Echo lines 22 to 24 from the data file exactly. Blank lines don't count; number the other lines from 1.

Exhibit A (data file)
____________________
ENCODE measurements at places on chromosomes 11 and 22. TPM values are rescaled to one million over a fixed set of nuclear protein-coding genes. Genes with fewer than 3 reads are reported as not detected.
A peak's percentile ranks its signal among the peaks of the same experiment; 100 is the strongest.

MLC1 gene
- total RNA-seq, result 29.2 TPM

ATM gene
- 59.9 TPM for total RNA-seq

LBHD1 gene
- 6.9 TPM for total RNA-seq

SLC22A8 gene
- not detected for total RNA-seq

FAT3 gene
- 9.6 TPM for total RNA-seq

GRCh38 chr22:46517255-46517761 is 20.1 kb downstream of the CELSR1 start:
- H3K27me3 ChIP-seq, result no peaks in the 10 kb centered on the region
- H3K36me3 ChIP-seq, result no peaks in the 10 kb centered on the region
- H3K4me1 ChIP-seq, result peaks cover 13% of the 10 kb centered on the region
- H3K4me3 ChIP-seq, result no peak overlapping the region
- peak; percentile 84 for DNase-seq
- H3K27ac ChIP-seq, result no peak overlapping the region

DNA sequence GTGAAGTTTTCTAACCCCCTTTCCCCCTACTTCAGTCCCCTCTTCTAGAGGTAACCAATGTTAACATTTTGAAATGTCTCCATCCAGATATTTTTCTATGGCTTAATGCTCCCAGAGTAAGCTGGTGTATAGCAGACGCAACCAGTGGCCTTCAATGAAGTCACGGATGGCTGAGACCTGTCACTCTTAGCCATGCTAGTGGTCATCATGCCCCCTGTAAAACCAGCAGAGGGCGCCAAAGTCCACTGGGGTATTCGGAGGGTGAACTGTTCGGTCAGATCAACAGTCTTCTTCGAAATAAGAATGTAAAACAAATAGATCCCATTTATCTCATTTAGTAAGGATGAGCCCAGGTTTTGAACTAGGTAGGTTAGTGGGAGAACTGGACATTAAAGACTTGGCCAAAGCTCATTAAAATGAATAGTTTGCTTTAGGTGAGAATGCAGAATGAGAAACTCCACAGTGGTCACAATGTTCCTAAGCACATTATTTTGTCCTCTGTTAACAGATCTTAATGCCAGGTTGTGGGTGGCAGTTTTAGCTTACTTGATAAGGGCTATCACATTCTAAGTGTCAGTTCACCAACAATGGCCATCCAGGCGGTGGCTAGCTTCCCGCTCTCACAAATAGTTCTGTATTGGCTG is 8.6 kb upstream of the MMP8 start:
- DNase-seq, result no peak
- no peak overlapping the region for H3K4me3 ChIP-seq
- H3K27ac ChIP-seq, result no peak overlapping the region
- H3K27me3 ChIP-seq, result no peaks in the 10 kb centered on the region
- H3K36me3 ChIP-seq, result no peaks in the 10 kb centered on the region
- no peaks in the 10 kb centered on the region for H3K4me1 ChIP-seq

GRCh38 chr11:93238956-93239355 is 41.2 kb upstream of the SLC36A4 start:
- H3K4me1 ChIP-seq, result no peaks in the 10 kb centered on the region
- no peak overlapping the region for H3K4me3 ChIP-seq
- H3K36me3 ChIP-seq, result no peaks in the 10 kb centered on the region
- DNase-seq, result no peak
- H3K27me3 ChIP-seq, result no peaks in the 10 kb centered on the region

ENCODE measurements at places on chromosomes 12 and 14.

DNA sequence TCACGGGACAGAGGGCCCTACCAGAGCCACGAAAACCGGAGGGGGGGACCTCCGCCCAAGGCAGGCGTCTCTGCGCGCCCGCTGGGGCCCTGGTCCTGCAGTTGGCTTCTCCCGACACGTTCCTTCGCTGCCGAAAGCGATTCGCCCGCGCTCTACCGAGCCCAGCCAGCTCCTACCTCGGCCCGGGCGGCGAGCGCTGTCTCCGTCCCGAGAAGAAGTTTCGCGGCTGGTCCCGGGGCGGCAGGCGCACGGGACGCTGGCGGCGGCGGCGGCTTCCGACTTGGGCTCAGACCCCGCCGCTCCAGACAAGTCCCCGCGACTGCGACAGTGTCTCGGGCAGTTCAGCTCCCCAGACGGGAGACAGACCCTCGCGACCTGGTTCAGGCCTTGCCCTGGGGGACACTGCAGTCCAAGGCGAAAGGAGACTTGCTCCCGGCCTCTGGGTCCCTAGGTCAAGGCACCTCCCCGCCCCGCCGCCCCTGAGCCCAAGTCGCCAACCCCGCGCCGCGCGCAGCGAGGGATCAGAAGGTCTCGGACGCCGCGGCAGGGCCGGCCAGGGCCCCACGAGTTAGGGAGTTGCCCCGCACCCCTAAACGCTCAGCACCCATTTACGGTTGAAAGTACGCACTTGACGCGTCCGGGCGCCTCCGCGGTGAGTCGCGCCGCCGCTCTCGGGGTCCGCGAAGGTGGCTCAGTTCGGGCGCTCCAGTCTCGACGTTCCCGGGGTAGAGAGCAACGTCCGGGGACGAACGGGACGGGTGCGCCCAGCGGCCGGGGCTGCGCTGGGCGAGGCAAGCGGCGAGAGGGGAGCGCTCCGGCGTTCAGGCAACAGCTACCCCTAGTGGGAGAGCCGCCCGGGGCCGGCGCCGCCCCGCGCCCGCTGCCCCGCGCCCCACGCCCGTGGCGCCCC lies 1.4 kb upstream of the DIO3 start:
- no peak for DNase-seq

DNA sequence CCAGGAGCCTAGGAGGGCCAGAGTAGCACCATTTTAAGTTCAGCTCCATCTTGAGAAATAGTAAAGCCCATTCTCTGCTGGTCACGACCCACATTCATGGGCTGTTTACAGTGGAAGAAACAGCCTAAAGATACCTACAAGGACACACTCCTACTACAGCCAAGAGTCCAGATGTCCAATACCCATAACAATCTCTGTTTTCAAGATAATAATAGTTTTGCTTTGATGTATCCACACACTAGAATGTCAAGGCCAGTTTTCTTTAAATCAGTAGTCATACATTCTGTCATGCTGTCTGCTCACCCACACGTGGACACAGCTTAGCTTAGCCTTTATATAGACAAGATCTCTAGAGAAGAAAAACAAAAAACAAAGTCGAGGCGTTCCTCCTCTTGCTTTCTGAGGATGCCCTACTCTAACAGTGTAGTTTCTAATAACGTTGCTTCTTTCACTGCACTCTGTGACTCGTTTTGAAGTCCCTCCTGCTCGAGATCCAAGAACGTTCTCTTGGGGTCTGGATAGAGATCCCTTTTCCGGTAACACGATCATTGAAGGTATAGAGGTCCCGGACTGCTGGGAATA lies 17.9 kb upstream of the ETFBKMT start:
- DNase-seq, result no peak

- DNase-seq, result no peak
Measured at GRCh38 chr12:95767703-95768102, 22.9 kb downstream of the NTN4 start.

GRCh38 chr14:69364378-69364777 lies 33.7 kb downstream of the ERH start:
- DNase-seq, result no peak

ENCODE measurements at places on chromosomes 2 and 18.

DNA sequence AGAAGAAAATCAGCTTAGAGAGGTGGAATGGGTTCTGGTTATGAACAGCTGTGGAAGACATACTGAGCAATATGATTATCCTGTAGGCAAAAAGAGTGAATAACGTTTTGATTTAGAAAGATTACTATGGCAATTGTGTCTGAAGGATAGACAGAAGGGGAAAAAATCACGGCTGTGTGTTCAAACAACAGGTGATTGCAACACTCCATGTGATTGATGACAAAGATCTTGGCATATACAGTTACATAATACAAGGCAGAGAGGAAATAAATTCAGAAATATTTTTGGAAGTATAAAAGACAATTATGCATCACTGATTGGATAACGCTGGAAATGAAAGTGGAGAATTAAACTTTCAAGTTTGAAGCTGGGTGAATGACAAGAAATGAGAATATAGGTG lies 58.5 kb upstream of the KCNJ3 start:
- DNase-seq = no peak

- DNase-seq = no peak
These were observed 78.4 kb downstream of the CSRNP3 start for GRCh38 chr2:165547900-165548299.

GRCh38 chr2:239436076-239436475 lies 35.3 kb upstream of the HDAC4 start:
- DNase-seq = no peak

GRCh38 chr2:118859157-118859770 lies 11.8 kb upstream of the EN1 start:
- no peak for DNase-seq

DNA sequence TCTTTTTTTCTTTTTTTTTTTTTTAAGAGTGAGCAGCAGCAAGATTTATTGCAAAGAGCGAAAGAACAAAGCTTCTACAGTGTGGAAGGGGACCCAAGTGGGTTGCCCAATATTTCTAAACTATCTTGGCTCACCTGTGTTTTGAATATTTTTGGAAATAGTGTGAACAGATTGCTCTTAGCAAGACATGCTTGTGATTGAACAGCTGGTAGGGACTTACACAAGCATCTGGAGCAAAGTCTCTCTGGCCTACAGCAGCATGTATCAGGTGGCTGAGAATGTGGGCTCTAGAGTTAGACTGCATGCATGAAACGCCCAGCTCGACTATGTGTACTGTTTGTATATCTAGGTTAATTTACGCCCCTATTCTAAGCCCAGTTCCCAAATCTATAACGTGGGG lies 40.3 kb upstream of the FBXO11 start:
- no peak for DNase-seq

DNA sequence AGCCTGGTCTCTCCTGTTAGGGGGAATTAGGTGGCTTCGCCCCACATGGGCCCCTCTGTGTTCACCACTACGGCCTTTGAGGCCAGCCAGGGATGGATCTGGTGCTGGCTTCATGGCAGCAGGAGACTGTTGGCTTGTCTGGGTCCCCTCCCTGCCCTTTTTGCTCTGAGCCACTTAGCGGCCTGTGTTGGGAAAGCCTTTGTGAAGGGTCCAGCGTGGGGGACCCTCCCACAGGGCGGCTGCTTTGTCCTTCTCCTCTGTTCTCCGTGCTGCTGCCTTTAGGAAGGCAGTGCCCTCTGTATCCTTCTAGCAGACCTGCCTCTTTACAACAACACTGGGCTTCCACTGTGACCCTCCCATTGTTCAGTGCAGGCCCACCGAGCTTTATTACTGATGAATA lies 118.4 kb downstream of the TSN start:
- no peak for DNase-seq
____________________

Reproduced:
- no peak overlapping the region for H3K4me3 ChIP-seq
- H3K27ac ChIP-seq, result no peak overlapping the region
- H3K27me3 ChIP-seq, result no peaks in the 10 kb centered on the region